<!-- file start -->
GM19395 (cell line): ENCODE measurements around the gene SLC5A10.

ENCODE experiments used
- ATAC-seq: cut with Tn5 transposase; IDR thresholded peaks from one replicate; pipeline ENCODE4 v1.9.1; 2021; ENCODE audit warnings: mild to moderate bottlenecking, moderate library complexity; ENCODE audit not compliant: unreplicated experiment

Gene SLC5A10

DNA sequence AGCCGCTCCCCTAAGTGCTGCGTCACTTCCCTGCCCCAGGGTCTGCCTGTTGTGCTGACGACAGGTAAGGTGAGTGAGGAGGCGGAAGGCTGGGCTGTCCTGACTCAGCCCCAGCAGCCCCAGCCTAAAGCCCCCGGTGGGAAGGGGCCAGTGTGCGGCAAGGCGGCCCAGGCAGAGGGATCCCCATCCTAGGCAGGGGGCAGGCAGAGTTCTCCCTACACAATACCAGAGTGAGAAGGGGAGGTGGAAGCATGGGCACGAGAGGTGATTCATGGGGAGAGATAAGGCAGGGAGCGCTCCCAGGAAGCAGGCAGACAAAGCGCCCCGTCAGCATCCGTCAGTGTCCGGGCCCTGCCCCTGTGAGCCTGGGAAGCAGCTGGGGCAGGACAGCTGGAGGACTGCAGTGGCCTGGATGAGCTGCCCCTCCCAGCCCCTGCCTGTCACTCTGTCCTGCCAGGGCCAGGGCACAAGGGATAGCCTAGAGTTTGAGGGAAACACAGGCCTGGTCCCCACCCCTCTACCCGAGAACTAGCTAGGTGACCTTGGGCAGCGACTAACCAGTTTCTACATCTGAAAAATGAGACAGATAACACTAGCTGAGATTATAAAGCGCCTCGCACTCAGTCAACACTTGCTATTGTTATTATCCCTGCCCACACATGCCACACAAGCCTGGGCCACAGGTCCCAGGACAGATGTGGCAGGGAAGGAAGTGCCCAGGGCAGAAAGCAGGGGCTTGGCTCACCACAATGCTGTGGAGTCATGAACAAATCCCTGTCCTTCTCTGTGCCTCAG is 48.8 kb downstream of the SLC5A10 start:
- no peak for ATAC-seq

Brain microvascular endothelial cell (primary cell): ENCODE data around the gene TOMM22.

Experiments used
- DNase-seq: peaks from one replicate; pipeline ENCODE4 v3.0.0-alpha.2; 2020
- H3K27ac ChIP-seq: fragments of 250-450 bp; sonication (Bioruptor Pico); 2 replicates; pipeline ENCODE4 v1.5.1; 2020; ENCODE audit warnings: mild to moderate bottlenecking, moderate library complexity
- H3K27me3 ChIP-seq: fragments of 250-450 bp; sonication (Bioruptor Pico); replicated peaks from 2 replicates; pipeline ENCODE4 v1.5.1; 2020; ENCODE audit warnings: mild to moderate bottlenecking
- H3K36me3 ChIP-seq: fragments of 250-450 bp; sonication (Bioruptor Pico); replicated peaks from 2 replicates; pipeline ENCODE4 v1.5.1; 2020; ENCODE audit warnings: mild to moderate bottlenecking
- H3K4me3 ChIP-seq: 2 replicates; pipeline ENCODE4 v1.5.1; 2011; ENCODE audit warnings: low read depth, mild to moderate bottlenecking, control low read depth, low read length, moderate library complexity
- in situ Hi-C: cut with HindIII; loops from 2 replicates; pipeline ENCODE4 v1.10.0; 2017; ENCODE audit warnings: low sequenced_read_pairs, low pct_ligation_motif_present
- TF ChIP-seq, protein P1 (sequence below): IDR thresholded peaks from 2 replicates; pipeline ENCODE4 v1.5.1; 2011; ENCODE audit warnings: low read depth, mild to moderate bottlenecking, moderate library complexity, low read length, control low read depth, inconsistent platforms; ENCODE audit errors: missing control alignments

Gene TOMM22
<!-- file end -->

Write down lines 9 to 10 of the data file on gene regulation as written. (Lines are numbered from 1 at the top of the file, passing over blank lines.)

- DNase-seq: peaks from one replicate; pipeline ENCODE4 v3.0.0-alpha.2; 2020
- H3K27ac ChIP-seq: fragments of 250-450 bp; sonication (Bioruptor Pico); 2 replicates; pipeline ENCODE4 v1.5.1; 2020; ENCODE audit warnings: mild to moderate bottlenecking, moderate library complexity